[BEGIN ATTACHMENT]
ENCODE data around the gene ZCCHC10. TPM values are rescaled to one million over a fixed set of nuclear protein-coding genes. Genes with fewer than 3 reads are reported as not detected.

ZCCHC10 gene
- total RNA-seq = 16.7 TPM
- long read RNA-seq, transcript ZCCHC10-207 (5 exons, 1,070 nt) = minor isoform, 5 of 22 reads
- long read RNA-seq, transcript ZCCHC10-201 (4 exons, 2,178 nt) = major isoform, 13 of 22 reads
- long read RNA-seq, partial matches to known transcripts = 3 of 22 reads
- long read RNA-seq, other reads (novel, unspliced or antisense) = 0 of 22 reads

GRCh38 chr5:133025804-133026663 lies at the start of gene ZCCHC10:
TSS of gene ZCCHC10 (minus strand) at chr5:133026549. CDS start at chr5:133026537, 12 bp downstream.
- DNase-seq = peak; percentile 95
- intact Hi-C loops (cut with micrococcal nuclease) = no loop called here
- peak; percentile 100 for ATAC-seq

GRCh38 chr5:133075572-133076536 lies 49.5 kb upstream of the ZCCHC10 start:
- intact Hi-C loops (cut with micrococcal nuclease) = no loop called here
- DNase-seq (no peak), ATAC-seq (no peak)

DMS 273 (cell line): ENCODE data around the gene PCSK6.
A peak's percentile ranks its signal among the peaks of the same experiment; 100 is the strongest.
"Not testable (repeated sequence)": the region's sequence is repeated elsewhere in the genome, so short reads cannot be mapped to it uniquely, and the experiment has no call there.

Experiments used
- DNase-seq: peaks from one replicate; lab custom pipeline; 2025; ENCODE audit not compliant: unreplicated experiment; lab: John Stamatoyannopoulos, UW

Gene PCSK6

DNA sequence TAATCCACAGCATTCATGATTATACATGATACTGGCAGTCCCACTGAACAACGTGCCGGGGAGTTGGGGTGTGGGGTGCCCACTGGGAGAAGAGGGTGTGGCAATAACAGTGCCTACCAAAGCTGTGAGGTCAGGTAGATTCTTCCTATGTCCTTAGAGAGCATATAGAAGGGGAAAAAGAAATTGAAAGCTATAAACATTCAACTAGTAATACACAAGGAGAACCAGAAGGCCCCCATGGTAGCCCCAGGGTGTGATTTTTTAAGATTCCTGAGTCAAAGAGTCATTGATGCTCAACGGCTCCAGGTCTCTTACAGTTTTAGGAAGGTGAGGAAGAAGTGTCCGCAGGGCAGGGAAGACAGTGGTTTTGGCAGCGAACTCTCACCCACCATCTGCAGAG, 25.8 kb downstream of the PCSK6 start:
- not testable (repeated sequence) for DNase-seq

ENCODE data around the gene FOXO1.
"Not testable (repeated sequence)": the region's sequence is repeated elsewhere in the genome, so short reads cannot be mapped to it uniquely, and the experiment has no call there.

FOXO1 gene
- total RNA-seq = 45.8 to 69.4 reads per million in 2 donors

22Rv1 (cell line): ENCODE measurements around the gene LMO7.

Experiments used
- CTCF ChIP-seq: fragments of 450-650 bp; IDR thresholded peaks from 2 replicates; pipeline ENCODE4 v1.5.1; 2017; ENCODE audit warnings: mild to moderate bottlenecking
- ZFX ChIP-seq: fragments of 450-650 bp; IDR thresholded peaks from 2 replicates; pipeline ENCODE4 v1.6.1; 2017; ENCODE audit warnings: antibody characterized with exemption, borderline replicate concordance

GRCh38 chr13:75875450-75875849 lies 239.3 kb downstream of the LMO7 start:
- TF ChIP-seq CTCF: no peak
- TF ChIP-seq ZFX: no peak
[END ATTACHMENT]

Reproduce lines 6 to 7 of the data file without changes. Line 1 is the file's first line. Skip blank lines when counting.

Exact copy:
- long read RNA-seq, partial matches to known transcripts = 3 of 22 reads
- long read RNA-seq, other reads (novel, unspliced or antisense) = 0 of 22 reads